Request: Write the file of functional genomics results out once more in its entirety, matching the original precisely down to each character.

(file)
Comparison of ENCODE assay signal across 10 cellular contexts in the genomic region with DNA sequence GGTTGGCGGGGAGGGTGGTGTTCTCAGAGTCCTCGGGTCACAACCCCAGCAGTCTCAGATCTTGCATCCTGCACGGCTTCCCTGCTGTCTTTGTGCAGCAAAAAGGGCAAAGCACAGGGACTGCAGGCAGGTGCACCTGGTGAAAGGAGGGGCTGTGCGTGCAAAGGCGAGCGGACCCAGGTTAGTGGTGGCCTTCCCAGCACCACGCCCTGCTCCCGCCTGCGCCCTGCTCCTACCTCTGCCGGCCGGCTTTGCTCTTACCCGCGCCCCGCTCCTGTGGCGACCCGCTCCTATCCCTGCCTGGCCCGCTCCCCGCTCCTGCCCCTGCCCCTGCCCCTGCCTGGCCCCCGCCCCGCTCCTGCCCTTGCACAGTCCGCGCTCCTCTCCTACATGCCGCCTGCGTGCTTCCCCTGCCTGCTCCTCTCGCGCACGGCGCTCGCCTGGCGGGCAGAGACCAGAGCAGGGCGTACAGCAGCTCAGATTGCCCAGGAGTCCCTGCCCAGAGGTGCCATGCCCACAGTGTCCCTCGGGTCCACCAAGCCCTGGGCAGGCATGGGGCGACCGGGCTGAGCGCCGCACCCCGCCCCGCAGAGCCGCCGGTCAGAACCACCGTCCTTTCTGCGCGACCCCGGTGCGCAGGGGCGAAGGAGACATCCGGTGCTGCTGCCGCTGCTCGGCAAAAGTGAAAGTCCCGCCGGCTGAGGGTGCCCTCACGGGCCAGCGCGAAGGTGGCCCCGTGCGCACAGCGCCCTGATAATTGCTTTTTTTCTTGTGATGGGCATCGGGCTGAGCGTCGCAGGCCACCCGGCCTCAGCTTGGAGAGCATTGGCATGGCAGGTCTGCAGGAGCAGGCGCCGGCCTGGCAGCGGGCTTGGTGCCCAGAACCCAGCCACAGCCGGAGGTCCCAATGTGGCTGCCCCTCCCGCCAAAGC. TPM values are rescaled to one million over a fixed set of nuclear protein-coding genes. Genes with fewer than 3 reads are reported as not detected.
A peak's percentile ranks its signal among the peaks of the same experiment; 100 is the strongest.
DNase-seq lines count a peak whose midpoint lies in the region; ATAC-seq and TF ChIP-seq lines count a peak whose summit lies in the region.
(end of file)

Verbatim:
Comparison of ENCODE assay signal across 10 cellular contexts in the genomic region with DNA sequence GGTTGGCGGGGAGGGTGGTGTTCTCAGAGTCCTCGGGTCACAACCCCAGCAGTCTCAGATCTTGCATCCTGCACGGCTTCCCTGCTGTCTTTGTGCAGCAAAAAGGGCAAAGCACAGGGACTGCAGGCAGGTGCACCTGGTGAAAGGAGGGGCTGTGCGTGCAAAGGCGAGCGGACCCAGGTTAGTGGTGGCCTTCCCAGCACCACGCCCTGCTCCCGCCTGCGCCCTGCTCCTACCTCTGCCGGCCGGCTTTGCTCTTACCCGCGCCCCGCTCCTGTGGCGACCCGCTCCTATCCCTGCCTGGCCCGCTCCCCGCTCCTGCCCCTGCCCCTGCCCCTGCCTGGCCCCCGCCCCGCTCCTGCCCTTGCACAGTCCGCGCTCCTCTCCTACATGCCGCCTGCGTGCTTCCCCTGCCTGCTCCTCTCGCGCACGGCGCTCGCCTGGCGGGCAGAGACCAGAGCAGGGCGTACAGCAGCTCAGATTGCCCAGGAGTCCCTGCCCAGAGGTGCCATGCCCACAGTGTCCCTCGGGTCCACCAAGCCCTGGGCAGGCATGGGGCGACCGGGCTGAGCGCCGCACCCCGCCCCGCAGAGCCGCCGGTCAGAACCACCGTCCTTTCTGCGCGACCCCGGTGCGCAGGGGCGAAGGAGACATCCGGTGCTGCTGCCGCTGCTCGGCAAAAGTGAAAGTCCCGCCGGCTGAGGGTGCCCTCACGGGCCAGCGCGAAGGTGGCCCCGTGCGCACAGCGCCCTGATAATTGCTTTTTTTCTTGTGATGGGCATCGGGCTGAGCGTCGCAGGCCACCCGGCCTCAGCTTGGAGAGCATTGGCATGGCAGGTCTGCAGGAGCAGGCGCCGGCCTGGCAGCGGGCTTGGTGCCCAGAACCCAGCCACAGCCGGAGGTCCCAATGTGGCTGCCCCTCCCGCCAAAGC. TPM values are rescaled to one million over a fixed set of nuclear protein-coding genes. Genes with fewer than 3 reads are reported as not detected.
A peak's percentile ranks its signal among the peaks of the same experiment; 100 is the strongest.
DNase-seq lines count a peak whose midpoint lies in the region; ATAC-seq and TF ChIP-seq lines count a peak whose summit lies in the region.